As a search professional who specializes in executive recruiting for the healthcare industry, I applaud the commentary in your Aug. 19 issue ("CEOs with the right stuff are worth the big money," p. 25) and its emphasis on a mix of nonfinancial performance parameters as the basis for incentive compensation for senior healthcare executives.
In healthcare, as in other businesses, if you pay attention to the critical success factors that drive your business-customer satisfaction, quality, ready availability of product, excellent customer support, etc.-the bottom line will take care of itself.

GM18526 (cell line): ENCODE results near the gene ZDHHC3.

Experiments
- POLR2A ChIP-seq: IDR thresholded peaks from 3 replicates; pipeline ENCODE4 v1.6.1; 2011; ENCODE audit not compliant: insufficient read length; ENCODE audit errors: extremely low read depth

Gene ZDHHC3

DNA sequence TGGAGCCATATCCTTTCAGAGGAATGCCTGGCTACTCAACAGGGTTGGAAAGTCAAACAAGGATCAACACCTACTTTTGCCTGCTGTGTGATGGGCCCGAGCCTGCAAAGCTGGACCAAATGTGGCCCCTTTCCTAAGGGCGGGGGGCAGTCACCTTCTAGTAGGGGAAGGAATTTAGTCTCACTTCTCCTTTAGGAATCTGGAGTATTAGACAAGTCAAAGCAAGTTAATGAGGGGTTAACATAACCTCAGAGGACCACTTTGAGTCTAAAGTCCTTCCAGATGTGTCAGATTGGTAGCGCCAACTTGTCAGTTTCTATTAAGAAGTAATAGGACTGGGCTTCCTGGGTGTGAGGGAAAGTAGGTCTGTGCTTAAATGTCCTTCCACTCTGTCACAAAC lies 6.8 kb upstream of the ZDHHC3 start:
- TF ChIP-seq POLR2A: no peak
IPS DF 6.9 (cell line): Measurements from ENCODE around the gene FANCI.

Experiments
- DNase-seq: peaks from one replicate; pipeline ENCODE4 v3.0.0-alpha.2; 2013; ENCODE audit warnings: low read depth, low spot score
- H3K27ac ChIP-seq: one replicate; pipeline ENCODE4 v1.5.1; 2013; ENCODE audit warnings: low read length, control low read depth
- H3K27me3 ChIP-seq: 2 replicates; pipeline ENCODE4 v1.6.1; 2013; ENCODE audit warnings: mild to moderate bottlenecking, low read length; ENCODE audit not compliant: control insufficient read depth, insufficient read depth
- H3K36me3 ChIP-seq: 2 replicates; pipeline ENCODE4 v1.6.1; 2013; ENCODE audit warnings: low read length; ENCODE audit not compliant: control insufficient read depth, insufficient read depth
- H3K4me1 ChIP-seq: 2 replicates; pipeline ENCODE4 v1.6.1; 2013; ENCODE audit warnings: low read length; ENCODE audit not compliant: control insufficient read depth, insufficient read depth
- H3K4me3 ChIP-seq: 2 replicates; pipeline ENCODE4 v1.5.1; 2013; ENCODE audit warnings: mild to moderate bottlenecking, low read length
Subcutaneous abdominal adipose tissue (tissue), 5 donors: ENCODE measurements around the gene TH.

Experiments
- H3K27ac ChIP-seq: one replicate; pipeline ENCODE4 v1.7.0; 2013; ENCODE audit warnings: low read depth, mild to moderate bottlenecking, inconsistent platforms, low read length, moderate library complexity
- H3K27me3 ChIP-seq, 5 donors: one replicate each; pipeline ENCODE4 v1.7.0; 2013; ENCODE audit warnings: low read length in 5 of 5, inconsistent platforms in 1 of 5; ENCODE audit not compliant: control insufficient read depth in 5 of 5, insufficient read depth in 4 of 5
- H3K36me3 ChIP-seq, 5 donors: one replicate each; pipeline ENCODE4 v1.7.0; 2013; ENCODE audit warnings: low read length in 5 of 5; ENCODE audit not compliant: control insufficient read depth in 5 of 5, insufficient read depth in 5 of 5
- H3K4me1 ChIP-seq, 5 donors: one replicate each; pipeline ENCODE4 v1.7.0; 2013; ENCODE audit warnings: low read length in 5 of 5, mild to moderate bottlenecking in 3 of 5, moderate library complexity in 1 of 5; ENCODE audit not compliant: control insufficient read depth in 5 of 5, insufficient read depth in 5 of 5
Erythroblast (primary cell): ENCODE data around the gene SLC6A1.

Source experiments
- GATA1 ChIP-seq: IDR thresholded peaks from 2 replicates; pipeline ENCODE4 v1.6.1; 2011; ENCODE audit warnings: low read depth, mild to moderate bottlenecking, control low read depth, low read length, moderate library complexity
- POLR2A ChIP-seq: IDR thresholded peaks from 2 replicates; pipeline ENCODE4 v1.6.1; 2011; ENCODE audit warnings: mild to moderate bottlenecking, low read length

All too often, our healthcare clients shy away from developing an effective performance measurement approach for their executives because "it's too complicated to administer," "the board won't understand it," or "it would be too expensive to install the mechanisms to capture the data." As many sectors in American business can attest, the healthcare industry is missing a major opportunity to align the institutional interest with the personal interest of its senior managers.
We encourage our clients to experiment. While the trial-and-error approach to executive compensation seems risky, experience teaches that quantum improvements in the state of the art are usually accompanied by experimentation.
PHILIP H. GRANTHAM
Columbia Consulting Group